Eddie Jones isn’t everyone’s cup of English breakfast tea. After being unceremoniously dumped from both the England and Australian head coach jobs within the space of a year, the 63-year-old has left in his wake a trail of destruction, doubt, anger, and disappointment.
Whilst it’s easy for us to sit here and claim that his recent appointments have been nothing short of a disaster, there are always a million and one different moving parts going on in the background. It’s easy to forget that during his time as England coach, he recorded an all-time best England coach win rate of 73%, led them to a World Cup final, guided them to an unbeaten year in 2016, and achieved a plethora of other achievements.
Even with the recent failed tenure at the Wallabies, old-time jousting partner David Campese pointed the finger not at Jones, but at the Rugby Australia board behind him.
Whilst everyone is likely to have different opinions about the man, Jones has taken exception to one former coach that he himself has particular issue with, Sir Clive Woodward.
As a guest on England rugby league great James Graham’s The Bye Round Podcast recently, Jones said: “You’ve got to be forthright with what you think” started Jones. “He hasn’t coached since 2005 and he’s the ‘world’s best coach.’ You’re the world’s best coach when you don’t coach. What’s the old thing, the man in the arena?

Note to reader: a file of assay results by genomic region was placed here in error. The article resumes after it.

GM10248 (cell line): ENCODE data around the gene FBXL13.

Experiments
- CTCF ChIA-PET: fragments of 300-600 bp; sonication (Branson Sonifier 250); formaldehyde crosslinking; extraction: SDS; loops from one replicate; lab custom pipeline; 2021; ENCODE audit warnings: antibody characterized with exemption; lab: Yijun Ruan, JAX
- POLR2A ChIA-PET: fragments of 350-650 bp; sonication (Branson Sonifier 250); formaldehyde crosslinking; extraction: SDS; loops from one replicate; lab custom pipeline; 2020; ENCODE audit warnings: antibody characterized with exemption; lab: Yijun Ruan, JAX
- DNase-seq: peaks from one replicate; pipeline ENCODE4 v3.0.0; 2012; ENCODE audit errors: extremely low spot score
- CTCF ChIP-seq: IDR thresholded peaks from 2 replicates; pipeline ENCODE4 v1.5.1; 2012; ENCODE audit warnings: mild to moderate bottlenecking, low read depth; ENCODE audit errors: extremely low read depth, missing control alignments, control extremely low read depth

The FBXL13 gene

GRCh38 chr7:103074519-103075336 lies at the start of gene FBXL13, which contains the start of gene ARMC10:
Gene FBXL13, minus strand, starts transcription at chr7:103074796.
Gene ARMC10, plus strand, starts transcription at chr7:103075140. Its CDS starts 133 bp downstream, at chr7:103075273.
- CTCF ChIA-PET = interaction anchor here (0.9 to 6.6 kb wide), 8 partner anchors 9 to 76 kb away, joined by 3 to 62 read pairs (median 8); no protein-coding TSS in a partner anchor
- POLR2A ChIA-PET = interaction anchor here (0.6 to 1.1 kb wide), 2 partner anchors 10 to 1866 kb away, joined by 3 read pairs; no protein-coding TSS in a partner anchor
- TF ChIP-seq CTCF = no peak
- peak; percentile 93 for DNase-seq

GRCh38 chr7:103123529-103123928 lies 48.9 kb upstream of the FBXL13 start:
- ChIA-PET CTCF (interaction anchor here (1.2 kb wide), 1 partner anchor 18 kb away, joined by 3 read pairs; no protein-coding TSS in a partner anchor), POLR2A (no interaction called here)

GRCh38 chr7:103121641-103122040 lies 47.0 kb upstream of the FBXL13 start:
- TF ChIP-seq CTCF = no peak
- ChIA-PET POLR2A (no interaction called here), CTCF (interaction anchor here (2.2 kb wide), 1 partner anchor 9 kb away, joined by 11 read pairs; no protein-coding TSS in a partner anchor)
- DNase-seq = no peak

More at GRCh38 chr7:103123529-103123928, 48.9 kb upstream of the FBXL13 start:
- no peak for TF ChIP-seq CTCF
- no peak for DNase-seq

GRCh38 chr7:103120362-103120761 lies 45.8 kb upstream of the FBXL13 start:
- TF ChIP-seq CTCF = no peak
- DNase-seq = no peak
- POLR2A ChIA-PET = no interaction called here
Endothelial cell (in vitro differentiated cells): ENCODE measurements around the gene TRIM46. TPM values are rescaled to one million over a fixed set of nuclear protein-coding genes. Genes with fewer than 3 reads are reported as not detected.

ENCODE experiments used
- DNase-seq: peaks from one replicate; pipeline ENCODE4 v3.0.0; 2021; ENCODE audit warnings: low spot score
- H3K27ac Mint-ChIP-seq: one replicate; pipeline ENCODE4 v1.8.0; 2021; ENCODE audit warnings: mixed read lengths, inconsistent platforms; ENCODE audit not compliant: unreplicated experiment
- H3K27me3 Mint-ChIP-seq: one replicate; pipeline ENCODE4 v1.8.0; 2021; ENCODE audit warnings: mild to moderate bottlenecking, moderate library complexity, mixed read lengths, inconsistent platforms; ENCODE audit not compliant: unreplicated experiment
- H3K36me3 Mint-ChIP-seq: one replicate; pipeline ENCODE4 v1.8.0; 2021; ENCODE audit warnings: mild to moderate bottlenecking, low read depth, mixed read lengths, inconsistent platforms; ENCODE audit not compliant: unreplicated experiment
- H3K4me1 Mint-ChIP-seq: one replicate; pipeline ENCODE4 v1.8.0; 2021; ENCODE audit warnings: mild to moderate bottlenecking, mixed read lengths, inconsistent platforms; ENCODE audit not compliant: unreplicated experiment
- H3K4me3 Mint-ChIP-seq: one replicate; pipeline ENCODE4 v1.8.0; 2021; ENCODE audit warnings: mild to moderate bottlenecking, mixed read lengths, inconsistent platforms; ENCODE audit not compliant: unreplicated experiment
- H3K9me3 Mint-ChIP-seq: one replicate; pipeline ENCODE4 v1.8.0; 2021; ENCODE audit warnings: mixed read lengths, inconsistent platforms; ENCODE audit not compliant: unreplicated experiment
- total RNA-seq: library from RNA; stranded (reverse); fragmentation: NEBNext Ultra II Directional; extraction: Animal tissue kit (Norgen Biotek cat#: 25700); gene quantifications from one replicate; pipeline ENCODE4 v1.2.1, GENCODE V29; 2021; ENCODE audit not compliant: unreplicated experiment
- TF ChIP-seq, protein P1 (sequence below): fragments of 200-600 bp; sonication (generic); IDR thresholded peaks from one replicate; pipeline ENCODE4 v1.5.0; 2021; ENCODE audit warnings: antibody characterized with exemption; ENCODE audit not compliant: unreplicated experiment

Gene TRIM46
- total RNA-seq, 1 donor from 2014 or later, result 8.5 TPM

“He’s consistently criticising. We had a bit of a thing when we were England and Australia coach, but his great gripe is that he wanted to be director of rugby at England. He wanted to oversee it and he never got that job. After the World Cup in 2019, he ran an internal campaign with the RFU to take that position and he did it behind my back and I thought it was quite sneaky and deceitful.
“So every time since, if he says something, I really don’t value his thoughts at all and I don’t like him as a bloke. Because he was so deceitful. Most blokes in our sport, they’re generally face-to-face, and I don’t mind that. If someone has a different opinion, say it and we’ll have a debate about it. But when people start doing things behind your back, and particularly the power he had in the media, I thought it was a bit red hot.
“He made it personal by doing all that stuff behind the scenes. He’ll deny it to the hilt. But I always find it a bit sad, and I hope that when I do finish coaching I don’t become one of those blokes that knows everything. ‘He should have done thing, he should have made the change here’- coaching and playing is all about foresight, being a pundit is all about hindsight and you’re always right.”